Homeowner’s Insurance FAQ

Luxury custom home on the side of a mountain in San Tan ArizonaIf your home carries a mortgage, Arizona requires you to have homeowner’s insurance. Before buying a policy, it pays to do your homework. Policies and coverage vary widely from provider to provider. Too often, people file a claim only to learn that their policy doesn’t cover their particular situation, or that coverage is less than they expected. Your insurance broker will work with you to review your options and make sure you get the coverage you need.

What Does Homeowner’s Insurance Usually Cover?

A standard home policy typically includes four basic types of coverage:

  • Structural: The cost of rebuilding or repairing your home after it sustains damage or is destroyed entirely. Coverage depends on your policy but typically includes damage due to occurrences such as fire, lightning, and break-ins.
  • Personal belongings: These are the clothes, furniture, electronics, and kitchen supplies in your home. If they are stolen or damaged in a covered disaster (as outlined in your policy), the insurer reimburses the cost of the items. Conduct an inventory of the items in your home and gather as many receipts as possible to determine the amount of personal belongings coverage you need. The average amount is around half of the cost of the home itself.
  • Additional living expenses: These are the costs incurred when a covered disaster forces you out of your home, over and above your typical monthly expenses. This may include hotel and restaurant costs.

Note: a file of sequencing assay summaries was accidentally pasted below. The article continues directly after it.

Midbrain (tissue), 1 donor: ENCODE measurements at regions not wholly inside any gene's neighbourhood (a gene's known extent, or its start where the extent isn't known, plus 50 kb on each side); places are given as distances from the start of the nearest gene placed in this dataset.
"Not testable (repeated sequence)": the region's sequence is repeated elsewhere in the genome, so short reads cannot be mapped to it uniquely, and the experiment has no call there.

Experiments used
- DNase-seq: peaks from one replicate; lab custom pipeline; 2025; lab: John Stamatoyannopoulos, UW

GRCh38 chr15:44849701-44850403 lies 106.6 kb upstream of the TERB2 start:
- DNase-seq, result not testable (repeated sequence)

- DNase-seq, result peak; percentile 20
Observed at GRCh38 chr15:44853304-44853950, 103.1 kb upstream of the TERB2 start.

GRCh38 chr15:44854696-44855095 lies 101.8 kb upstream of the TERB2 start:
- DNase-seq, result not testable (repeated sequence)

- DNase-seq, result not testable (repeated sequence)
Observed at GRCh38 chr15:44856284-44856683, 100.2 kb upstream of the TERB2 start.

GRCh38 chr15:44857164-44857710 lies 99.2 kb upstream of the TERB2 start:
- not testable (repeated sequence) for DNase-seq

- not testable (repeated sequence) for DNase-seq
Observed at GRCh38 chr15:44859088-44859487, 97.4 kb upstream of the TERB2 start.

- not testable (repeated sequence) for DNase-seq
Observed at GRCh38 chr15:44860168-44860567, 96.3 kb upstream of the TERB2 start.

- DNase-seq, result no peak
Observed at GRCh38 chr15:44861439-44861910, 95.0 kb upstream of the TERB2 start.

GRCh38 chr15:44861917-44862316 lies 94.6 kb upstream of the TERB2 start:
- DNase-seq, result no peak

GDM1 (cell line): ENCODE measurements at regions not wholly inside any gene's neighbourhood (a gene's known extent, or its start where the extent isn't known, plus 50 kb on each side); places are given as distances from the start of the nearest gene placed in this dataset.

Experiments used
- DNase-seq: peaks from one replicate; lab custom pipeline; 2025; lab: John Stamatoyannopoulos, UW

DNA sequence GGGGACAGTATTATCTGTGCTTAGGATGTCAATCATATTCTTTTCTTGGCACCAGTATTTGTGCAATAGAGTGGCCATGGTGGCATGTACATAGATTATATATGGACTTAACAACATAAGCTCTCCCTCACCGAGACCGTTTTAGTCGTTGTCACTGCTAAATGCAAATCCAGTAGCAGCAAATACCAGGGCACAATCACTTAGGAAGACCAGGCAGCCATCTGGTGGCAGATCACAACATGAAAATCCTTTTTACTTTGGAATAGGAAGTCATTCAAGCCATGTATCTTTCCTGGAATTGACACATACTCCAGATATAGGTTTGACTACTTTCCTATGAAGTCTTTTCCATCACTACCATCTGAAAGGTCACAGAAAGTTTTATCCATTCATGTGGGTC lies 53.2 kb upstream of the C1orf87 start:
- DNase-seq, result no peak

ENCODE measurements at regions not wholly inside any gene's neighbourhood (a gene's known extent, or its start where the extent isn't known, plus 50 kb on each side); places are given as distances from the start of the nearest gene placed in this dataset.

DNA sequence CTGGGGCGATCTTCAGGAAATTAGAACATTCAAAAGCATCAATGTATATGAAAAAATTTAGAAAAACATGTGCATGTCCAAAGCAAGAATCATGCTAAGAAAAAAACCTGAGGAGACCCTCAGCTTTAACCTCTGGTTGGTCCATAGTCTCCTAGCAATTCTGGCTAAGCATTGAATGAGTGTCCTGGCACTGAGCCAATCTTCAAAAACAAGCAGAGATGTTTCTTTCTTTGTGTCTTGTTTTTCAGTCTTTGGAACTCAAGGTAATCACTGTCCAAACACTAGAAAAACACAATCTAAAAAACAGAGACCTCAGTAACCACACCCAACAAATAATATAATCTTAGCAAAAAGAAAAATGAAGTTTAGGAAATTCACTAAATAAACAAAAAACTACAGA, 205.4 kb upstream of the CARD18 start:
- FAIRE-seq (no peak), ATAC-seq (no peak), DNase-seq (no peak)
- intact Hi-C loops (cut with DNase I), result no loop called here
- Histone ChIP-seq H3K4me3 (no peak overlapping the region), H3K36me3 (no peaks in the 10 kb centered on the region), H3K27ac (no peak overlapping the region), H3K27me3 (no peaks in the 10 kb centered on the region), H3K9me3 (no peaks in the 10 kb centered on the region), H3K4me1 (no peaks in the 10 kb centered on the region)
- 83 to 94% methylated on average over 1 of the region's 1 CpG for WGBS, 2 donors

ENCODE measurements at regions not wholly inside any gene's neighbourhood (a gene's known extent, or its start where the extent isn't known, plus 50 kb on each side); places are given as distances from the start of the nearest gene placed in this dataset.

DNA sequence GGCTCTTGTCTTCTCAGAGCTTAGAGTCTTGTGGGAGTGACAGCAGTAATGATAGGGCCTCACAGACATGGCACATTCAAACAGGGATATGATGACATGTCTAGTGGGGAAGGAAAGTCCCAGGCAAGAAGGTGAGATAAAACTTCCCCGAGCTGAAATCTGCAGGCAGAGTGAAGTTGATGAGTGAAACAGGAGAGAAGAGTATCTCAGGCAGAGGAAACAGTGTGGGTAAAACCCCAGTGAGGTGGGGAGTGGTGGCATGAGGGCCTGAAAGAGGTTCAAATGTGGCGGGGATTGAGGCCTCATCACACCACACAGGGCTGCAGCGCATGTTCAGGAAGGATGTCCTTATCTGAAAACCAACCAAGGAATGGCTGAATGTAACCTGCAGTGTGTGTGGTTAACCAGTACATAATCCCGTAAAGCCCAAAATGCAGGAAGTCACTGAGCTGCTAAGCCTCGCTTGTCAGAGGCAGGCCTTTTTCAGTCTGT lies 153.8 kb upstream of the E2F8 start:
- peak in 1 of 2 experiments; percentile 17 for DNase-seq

• Liability protection: Protects you in the event of a lawsuit, depending on the coverage levels chosen. Liability coverage may include bodily injuries sustained on your property, damage you or your family cause to another’s property, suits of libel or slander, and damage caused by pets.

Specific details of coverage and coverage amounts vary per policy.

What Additional Coverages Are Available?

You may choose additional coverage for your homeowner policy, including:

  • Debris removal: A fixed amount provided toward the cost of removing debris left after a loss.
  • Credit card: Many policies cover unauthorized credit card use up to $500.
  • Mold: Some insurers offer limited coverage on losses related to mold.
  • Identity theft: Some insurers cover losses related to identity theft, typically under your liability coverage.

What Damages Are Excluded from Most Homeowner Policies?

As always, check your policy or talk to your insurer for an accurate list of coverage and exclusions. However, common exclusions include:

  • Loss of automobiles or pets
  • Damage caused by flooding, an overflowing body of water, or surface water
  • Water damage caused by a backed-up sewer or drain
  • Nuclear hazard, war, earth movement, power failure damage, or neglect
  • Damages to properties used for business purposes
  • Wet and dry rot and fungi
  • Some insurers do not cover mold damage